Caronia and the ‘New’ 1st Amendment Safe Harbor

By Laredo & Smith

The Second Circuit decision vacating Alfred Caronia’s criminal misbranding conviction on free speech grounds has been hailed as a landmark First Amendment case and a victory for the pharmaceutical company. Although lawyers and commentators have been arguing since the 1990s that off-label promotion (at least when accurate and non misleading) deserves some constitutional protection under the First Amendment, prior to Caronia efforts to get the issue before the federal courts have come up short. Amendment protection, will the U.S. Food and Drug Administration someday have to consider drafting guidance on a First Amendment safe harbor?

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This article first appeared in the Law 360, December 2012.

What CPAs Need to Know About Shareholder Duties in Closely-Held Corporations in Massachusetts

By Marc. C. Laredo

CPAs need to understand the rights and obligations that shareholders of closely-held businesses in Massachusetts owe to one another. CPAs also play a critical role in helping shareholders craft agreements and resolve disagreements among themselves. This article provides an overview of the legal framework in which closely-held corporations in Massachusetts function, including the definition of a closely-held corporation, the general rules that govern the shareholders of these entities, the importance of careful planning to avoid disputes among shareholders, and available remedies when disputes do arise.

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This article first appeared on MSCPAonline.org, Summer 2009.

Chapter 93 A and Post-Employment Conduct

By Marc C. Laredo

The Massachusetts Unfair and Deceptive Trade Practices Act (Chapter 93A) does not apply to disputes between employers and employees or among members of the same legal entity. It is far less clear as t whether and when a Chapter 93A claim will survive when it concerns conduct or events that occur after the employment relationship has ended. This article provides an overview of Manning v. Zuckerman and discussion of various employment-related contexts under which the “Manning Rule” applies. Among other points, the article also covers the need for clear appellate authority in this area.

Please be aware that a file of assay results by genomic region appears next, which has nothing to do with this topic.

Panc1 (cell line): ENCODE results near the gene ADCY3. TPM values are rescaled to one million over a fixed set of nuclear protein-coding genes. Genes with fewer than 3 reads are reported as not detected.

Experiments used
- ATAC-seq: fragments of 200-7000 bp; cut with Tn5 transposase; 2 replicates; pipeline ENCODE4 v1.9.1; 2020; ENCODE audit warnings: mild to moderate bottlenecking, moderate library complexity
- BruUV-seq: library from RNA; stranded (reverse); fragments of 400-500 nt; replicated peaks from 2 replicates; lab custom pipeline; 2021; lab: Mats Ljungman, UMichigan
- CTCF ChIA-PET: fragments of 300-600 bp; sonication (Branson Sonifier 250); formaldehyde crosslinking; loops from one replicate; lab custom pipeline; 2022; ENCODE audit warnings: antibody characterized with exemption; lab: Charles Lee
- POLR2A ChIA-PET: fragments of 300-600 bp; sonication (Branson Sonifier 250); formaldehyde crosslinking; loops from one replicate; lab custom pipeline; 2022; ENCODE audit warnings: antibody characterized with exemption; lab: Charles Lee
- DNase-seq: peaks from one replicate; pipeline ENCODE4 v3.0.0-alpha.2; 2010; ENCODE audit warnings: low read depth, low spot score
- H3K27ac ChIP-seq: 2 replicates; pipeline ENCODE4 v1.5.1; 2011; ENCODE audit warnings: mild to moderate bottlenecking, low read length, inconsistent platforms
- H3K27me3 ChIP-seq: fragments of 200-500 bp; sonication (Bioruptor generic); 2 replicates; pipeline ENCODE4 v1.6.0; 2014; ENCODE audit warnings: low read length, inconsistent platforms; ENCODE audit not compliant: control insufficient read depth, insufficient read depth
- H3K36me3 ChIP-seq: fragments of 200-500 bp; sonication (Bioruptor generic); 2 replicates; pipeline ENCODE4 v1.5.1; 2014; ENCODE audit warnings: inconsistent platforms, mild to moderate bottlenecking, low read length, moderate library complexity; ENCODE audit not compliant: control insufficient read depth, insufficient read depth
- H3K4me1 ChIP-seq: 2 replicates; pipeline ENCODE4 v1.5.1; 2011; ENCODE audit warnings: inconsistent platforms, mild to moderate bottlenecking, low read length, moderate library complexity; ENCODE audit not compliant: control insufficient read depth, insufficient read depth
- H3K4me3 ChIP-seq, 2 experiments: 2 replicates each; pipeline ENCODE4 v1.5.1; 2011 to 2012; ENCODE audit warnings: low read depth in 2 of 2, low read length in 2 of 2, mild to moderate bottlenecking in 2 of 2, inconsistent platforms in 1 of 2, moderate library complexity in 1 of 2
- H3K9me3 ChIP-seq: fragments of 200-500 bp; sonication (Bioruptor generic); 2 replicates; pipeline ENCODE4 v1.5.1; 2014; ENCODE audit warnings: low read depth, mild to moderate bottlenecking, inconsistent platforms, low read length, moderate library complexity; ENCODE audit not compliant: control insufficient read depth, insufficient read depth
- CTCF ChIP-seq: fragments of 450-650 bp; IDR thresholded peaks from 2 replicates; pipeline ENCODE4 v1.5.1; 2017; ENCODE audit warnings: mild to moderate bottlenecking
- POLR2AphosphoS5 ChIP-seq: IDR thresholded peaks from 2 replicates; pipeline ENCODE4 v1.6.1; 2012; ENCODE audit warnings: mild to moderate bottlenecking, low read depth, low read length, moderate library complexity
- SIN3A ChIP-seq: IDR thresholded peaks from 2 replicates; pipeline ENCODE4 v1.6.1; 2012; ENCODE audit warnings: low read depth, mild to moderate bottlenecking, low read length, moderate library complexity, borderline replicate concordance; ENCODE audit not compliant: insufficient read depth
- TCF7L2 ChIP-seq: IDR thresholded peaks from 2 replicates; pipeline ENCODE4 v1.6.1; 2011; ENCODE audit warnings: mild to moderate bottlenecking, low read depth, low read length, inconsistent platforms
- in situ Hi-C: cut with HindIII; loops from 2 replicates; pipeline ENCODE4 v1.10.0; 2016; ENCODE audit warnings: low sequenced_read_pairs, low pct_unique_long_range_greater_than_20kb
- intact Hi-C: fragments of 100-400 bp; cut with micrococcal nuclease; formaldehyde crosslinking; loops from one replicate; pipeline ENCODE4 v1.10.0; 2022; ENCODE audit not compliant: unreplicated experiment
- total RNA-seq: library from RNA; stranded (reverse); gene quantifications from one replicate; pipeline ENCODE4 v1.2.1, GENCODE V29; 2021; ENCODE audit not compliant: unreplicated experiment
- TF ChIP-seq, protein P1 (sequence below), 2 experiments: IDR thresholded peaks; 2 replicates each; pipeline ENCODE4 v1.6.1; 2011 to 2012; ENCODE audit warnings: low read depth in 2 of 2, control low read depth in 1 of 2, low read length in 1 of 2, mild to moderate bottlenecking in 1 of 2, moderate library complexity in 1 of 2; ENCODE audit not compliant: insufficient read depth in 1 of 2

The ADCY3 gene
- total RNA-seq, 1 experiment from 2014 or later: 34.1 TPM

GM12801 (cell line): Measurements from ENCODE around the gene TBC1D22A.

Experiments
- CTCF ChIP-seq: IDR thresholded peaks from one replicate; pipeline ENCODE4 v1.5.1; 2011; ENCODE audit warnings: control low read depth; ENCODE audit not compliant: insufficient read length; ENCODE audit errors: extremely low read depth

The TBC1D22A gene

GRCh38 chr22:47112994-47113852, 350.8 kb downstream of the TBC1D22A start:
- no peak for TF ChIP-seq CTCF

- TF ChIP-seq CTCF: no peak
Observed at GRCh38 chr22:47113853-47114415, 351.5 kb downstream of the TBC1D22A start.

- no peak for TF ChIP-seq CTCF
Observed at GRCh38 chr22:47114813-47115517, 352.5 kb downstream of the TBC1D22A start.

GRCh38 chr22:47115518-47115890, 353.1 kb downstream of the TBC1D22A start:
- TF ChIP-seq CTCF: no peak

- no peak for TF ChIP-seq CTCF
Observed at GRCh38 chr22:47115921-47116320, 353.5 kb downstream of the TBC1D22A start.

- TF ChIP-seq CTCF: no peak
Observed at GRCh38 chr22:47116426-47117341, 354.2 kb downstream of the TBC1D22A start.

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Shareholder Duties and Disputes in Closely-Held Corporations in Massachusetts

By Marc C. Laredo

Over thirty years ago, the Supreme Judicial Court issued its landmark ruling in Donahue v. Rodd Electrotype Co. of New England, Inc. in which it established standards for the governance of closely held corporations in Massachusetts and held that each shareholder in a closely-held corporation owes a fiduciary duty to other shareholders. In the years since this decision, courts have analyzed an array of issues involving management and control of closely-held corporations. This article reviews the ruling and then discusses significant developments that followed.

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Agree To Disagree: How To Break Up Without Destroying The Closely-Held Business

By: Marc C. Laredo, Esq. Laredo & Smith, LLP

The break up of a closely-held business, if not properly managed, can have disastrous consequences for all concerned. There is a means, however, for avoiding, or at least tempering, the negative effects of a break up: a well-crafted, written agreement between or among the founders that allows them to each achieve their personal goals while striving either (a) to maintain the business as an existing entity or (b) to dissolve the business in an orderly fashion so that the individual owners can continue to do business, albeit in a different form.

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Supplement: The Attorney-Client Privilege in the Business Context in Massachusetts

By Marc C. Laredo

The attorney-client privilege protects confidential communications — between a client or prospective client and an attorney — made for the primary purpose of obtaining legal advice or assistance. This is an update to the previously published article by Marc Laredo on attorney-client privilege in the business context in Massachusetts.

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The Attorney-Client Privilege in the Business Context in Massachusetts

By Marc C. Laredo

The attorney-client privilege protects confidential communications — between a client or prospective client and an attorney — made for the primary purpose of obtaining legal advice or assistance. Except in a few limited circumstances, the attorney cannot reveal these confidential communications to a third party or in the course of any legal proceeding. The applicability of the attorney-client privilege is usually fought out in the courtroom. The underlying communications that are the subject of those disputes, however, may occur far earlier, oftentimes before either a cause of action comes into existence or litigation is ever contemplated.

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An Overview Of Massachusetts Trade Secret Law

By Marc C. Laredo

Virtually all business entities have information that they consider proprietary and confidential. Whether such information is truly a trade secret whose use by others can be limited or barred depends on a number of factors, including the nature of the information sought to be protected and the measures taken to preserve its confidentiality.

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